Printers use CMYK (Cyan, Magenta, Yellow and Black), whereas on screen we use RGB (Red, Green, Blue). You need to ensure your document is set up in CMYK, otherwise your print could come back not how you expected. When you convert your image from RGB to CMYK it may appear duller, you may have to brighten up the colours to compensate.
Convert fonts to outlines
It’s important that when you send a document to print you convert the fonts to outlines. This basically means that rather that the type being an editable font, you change it into a shape layer. This will stop any font issues occurring at the printer’s side. In Adobe Illustrator it’s as simple as selecting all your type and then clicking Type > Create Outlines.
On screen we view images at around 72dpi, however printing requires a much larger resolution, usually about 300dpi for things like brochures and flyers. This means you can’t use low resolution images as they will appear pixelated, you will need a larger image file. You can check the image resolution in Photoshop by selecting Image>Image Size.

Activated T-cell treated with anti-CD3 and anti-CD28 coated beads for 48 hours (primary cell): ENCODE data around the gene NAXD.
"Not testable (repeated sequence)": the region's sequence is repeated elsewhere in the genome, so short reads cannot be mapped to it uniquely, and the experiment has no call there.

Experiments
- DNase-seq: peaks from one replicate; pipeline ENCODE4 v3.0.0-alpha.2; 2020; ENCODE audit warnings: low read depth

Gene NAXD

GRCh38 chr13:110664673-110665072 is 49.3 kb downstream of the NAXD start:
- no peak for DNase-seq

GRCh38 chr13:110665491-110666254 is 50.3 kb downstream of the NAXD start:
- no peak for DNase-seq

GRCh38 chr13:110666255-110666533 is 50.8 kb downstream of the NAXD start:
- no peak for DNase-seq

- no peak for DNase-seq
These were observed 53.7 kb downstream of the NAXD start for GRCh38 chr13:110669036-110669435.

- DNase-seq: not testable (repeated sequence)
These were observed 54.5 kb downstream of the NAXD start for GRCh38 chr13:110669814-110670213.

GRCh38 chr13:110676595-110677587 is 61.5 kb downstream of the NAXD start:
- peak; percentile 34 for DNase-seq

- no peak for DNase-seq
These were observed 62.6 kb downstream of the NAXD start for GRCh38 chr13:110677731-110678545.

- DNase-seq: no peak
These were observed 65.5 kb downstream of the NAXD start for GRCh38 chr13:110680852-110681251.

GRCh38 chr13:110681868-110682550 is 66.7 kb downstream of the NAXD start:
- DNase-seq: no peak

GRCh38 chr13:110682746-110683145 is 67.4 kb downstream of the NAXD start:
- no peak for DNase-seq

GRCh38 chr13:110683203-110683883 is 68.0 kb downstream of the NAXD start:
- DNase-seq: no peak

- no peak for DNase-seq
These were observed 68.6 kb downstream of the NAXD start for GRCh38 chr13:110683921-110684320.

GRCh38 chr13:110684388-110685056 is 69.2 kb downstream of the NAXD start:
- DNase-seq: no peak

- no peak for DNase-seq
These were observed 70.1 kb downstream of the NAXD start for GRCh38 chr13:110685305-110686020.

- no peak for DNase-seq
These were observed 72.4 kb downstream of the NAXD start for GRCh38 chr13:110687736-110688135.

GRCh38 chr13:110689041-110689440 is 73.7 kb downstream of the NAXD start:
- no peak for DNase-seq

Supply your file as a PDF
You can create a PDF file from most programs now, and it’s easiest file for the printers to use. When saving your PDF you can select to include crop marks and a bleed, you can also ensure the resolution you want to save the file at. If you are designing a brochure, supply the PDF as separate pages, not spreads, this includes the front and back cover, and don’t try and impose your brochure, our printers will do that using their imposition software.
You can also run a preflight check in Adobe Acrobat, and you can set it up to check for various things, such as image resolution, bleeds, spot colours etc. This is really helpful to check that you haven’t missed anything.